Pregnant with my fourth child, I determined to pursue my lifelong dream of writing a novel. That summer, I sat on our back deck and read a stack of suspense novels of the sort I wanted to write. I reread Poe, Patricia Highsmith, Shirley Jackson and many of the new authors who were also becoming my favorites. In the fall, I began writing my own suspense novel, The Strawman. (Later Zebra Books would change the title to Listen to the Shadows.) I wrote it at our kitchen table in longhand, and the book took a long time to write. I worked on it off and on over a period of maybe four years. 

Finally the novel was finished. I'd already gone through my Writer's Market, as well as checking out the books on the shelves of our local bookstore, and Zebra seemed right for The Strawman. I sent it off. It came flying back within a few weeks, but the attached slip of paper wasn't quite a rejection. Anne Lafarge, acquisitions editor at the time, had scribbled a note saying she liked the book, but it was too short. They needed 100,000 words; mine was about 75,000 words. 

 I settled down to work. It took another four months to add the other 25,000 words, which I did by weaving in a couple of subplots. In November I sent the manuscript off again, addressing it to Anne LaFarge. On the outside of the package, in bold black marker, I printed: Requested Material, just in case she forgot me, which I'm sure she did. 

One day in February the phone rang. I knew intuitively that it was Zebra. They wanted to publish The Strawman. When my husband came home that night I was at the stove cooking spaghetti. He took one look at my face, and said, "You sold your book." 

It was a dream come true. I felt weepy and humbled. And very happy.
Nowhere To Hide later received an Eppie Award for best thriller. After that Chill Waters received the Blood Dagger Award.  I was very happy.

End of story? Hardly. I completed and sent out the third manuscript and it was returned. I was told Zebra was no longer publishing suspense. At least the kind of psychological suspense I like to write. And I'm convinced you should only write what you really want to write. Otherwise, it's just too damn hard. The moral of the story: You're never there. (Unless you're Stephen King, but he's a genius.)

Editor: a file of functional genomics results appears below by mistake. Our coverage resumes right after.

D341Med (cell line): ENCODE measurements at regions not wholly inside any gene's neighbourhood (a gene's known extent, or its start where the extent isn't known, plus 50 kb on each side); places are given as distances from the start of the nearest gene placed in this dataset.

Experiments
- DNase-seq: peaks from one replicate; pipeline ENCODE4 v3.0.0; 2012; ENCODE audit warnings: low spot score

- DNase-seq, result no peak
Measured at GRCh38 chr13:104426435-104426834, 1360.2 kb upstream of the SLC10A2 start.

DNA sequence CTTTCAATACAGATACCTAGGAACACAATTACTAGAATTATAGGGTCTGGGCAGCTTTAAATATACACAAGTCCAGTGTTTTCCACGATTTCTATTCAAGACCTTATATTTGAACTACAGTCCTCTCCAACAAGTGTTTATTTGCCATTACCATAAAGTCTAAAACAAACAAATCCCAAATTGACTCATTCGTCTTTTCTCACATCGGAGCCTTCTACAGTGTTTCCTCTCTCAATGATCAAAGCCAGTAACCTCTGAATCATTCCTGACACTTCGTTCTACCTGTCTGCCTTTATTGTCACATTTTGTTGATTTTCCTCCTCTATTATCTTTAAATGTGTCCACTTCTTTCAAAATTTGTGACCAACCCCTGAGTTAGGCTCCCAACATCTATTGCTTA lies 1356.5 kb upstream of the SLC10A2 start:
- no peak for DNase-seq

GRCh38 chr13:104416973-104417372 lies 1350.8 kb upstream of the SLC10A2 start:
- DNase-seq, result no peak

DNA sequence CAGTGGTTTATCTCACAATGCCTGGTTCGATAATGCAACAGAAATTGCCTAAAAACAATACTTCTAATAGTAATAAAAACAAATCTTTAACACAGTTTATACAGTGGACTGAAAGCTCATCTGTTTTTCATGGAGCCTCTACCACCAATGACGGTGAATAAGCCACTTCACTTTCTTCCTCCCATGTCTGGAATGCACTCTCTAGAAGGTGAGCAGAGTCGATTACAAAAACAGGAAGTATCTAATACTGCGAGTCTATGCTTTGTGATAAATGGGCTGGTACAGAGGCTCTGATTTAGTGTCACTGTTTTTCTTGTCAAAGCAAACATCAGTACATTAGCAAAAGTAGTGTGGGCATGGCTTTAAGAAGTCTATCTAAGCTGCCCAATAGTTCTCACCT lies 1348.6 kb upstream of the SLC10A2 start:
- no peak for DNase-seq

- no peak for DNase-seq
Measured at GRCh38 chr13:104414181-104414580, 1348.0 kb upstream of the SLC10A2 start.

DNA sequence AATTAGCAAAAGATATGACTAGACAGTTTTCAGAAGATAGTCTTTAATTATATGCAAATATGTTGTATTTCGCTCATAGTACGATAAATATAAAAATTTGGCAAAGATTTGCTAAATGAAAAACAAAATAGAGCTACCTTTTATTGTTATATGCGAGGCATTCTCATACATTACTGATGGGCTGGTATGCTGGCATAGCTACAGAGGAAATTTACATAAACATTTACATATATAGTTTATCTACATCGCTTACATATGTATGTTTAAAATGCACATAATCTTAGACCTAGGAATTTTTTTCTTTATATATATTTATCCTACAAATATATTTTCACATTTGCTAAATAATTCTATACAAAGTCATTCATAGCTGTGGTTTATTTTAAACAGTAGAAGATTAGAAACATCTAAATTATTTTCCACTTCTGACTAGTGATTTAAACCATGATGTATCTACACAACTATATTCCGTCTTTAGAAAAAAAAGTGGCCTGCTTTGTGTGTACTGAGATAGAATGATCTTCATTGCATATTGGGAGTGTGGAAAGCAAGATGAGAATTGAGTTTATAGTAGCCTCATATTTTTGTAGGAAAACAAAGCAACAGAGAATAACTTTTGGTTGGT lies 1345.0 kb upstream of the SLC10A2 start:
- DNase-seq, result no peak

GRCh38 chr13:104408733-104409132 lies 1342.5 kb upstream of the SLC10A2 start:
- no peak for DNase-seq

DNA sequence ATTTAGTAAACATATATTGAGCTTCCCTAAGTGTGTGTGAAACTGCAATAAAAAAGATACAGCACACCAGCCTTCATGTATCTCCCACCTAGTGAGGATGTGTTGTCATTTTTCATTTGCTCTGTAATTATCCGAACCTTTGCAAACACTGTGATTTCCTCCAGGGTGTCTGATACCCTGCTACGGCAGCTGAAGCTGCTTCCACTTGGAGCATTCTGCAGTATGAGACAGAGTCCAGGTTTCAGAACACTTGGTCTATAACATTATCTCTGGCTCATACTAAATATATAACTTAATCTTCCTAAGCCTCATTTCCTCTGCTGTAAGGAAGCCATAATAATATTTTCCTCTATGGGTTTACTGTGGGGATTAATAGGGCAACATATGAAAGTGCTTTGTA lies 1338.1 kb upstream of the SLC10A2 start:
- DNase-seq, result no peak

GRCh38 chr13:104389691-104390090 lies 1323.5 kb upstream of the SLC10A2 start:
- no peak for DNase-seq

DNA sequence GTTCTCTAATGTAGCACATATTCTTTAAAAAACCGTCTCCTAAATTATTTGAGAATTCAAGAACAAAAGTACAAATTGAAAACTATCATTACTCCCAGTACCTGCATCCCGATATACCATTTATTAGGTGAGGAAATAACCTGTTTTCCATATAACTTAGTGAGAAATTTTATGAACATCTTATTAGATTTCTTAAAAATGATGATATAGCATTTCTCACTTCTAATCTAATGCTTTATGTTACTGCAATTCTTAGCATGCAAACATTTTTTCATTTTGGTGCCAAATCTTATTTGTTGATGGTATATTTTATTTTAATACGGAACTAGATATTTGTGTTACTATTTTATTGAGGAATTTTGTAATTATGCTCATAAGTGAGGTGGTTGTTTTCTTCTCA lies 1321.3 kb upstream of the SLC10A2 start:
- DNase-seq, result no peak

Back to square one? Well, not quite. What I have now is a track record. Publishers tended to give my work a longer look before they turn it down.
This is a precarious business, with no guarantees for any of us. So you must love the actual process of writing. In the end, the only thing we have any control over is the writing itself. It takes courage to be a writer, to put our work (ourselves) out there, never knowing if it will be praised or ridiculed. We must rise above the fear, and do what we know we can when all cylinders are firing. 

So give that critical editor on your shoulder the bum's rush (He gets called in for work later.) and write your novel. Enjoy the writing; give yourself to it like a lover. Get out of your own way by focusing on the characters and their story. And know that you are not alone. All around the globe, at this very moment, writers are sitting at kitchen tables with pen and paper, or at their computers, struggling to write their own novels. 

Lastly, no matter your genre, be it romance, mystery, horror or science fiction, go where the passion, the pain, is. Write with joy! And believe in yourself. No one can tell your stories but you. No one. And if you need a little inspiration, check out the books on my site.
I’ve written five suspense novels to this point in my career, the new one on the way. All are published by a wonderful Canadian publisher Books We Love Ltd, all available at , Barnes and Noble and various other online publishers, in both paperback and ebook.

Happy Reading~ 
Joan Hall Hovey

Books by Joan Hall Hovey

I Hitched a Ride into Hell (Teen/YA novelette)
The Abduction of Mary Rose
Night Corridor
Chill Waters
Nowhere To Hide
Listen to the Shadows

Friday, April 19, 2013

A Few Lines From. . .Vijaya Schartz

A few lines from SNATCHED

By Vijaya Schartz

There, in the bright light, walked a tall muscular man, young, his long blond hair framing a tan face with icy gray eyes... The visage of Adonis on Hercules’ body.

Zania’s gaze roamed over the regular lines of his jaw, the full, sensual lips, dimpled chin, down the expanse of his hairless pectorals, and stopped on the leather cod piece embossed with Tor’s hammer. That’s all he wore. So, he was a Viking.
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Make sure to visit again for a few lines from Sydell Voeller, the week of April 26.

Friday, April 12, 2013

A Few Lines From. . . Roseanne Dowell

Here's a few lines from Roseanne Dowell's Deadbeat Dads